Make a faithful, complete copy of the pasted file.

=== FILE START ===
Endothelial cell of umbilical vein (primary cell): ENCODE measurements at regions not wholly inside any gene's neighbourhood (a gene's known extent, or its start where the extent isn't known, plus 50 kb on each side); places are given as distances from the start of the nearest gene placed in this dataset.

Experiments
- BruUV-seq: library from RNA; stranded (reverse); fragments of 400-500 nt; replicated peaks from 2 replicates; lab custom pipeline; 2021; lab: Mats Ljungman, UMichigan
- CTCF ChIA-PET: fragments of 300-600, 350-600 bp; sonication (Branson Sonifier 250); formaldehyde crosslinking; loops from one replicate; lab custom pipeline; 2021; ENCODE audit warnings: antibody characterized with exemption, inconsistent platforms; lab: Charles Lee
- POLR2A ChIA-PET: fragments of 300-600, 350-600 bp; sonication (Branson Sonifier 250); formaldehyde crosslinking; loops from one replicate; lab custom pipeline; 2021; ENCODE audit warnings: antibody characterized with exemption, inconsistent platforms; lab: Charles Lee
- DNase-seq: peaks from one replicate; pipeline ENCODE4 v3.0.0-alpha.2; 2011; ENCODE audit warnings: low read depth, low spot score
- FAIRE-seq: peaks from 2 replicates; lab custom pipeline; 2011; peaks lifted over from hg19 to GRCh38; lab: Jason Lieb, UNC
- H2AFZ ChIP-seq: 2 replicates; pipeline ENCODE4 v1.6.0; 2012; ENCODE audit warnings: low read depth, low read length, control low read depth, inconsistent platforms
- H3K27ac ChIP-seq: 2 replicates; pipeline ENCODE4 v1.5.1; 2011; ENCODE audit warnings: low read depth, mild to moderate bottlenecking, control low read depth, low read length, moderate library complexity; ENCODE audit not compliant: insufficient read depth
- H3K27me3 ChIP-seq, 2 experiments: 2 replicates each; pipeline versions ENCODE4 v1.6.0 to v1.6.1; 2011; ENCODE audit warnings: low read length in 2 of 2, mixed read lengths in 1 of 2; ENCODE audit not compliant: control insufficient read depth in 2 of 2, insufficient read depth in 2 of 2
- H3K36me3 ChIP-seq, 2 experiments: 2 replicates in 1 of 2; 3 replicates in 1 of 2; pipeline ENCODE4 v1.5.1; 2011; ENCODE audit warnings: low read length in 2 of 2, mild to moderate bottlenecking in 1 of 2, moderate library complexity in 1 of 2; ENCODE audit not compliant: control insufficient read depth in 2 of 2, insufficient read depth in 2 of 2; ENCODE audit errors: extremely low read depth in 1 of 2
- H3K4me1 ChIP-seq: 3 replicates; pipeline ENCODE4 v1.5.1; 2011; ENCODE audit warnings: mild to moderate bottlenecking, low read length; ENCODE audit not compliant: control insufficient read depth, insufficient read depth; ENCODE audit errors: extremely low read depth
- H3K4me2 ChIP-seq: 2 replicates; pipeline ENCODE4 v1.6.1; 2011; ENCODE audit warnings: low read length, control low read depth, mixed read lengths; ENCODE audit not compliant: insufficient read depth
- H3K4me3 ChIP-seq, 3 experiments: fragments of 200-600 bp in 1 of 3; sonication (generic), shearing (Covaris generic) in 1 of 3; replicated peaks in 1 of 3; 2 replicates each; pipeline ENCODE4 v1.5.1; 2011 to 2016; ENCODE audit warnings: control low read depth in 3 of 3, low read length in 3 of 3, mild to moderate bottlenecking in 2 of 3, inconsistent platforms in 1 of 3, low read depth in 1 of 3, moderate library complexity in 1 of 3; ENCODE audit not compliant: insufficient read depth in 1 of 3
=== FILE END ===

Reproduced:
Endothelial cell of umbilical vein (primary cell): ENCODE measurements at regions not wholly inside any gene's neighbourhood (a gene's known extent, or its start where the extent isn't known, plus 50 kb on each side); places are given as distances from the start of the nearest gene placed in this dataset.

Experiments
- BruUV-seq: library from RNA; stranded (reverse); fragments of 400-500 nt; replicated peaks from 2 replicates; lab custom pipeline; 2021; lab: Mats Ljungman, UMichigan
- CTCF ChIA-PET: fragments of 300-600, 350-600 bp; sonication (Branson Sonifier 250); formaldehyde crosslinking; loops from one replicate; lab custom pipeline; 2021; ENCODE audit warnings: antibody characterized with exemption, inconsistent platforms; lab: Charles Lee
- POLR2A ChIA-PET: fragments of 300-600, 350-600 bp; sonication (Branson Sonifier 250); formaldehyde crosslinking; loops from one replicate; lab custom pipeline; 2021; ENCODE audit warnings: antibody characterized with exemption, inconsistent platforms; lab: Charles Lee
- DNase-seq: peaks from one replicate; pipeline ENCODE4 v3.0.0-alpha.2; 2011; ENCODE audit warnings: low read depth, low spot score
- FAIRE-seq: peaks from 2 replicates; lab custom pipeline; 2011; peaks lifted over from hg19 to GRCh38; lab: Jason Lieb, UNC
- H2AFZ ChIP-seq: 2 replicates; pipeline ENCODE4 v1.6.0; 2012; ENCODE audit warnings: low read depth, low read length, control low read depth, inconsistent platforms
- H3K27ac ChIP-seq: 2 replicates; pipeline ENCODE4 v1.5.1; 2011; ENCODE audit warnings: low read depth, mild to moderate bottlenecking, control low read depth, low read length, moderate library complexity; ENCODE audit not compliant: insufficient read depth
- H3K27me3 ChIP-seq, 2 experiments: 2 replicates each; pipeline versions ENCODE4 v1.6.0 to v1.6.1; 2011; ENCODE audit warnings: low read length in 2 of 2, mixed read lengths in 1 of 2; ENCODE audit not compliant: control insufficient read depth in 2 of 2, insufficient read depth in 2 of 2
- H3K36me3 ChIP-seq, 2 experiments: 2 replicates in 1 of 2; 3 replicates in 1 of 2; pipeline ENCODE4 v1.5.1; 2011; ENCODE audit warnings: low read length in 2 of 2, mild to moderate bottlenecking in 1 of 2, moderate library complexity in 1 of 2; ENCODE audit not compliant: control insufficient read depth in 2 of 2, insufficient read depth in 2 of 2; ENCODE audit errors: extremely low read depth in 1 of 2
- H3K4me1 ChIP-seq: 3 replicates; pipeline ENCODE4 v1.5.1; 2011; ENCODE audit warnings: mild to moderate bottlenecking, low read length; ENCODE audit not compliant: control insufficient read depth, insufficient read depth; ENCODE audit errors: extremely low read depth
- H3K4me2 ChIP-seq: 2 replicates; pipeline ENCODE4 v1.6.1; 2011; ENCODE audit warnings: low read length, control low read depth, mixed read lengths; ENCODE audit not compliant: insufficient read depth
- H3K4me3 ChIP-seq, 3 experiments: fragments of 200-600 bp in 1 of 3; sonication (generic), shearing (Covaris generic) in 1 of 3; replicated peaks in 1 of 3; 2 replicates each; pipeline ENCODE4 v1.5.1; 2011 to 2016; ENCODE audit warnings: control low read depth in 3 of 3, low read length in 3 of 3, mild to moderate bottlenecking in 2 of 3, inconsistent platforms in 1 of 3, low read depth in 1 of 3, moderate library complexity in 1 of 3; ENCODE audit not compliant: insufficient read depth in 1 of 3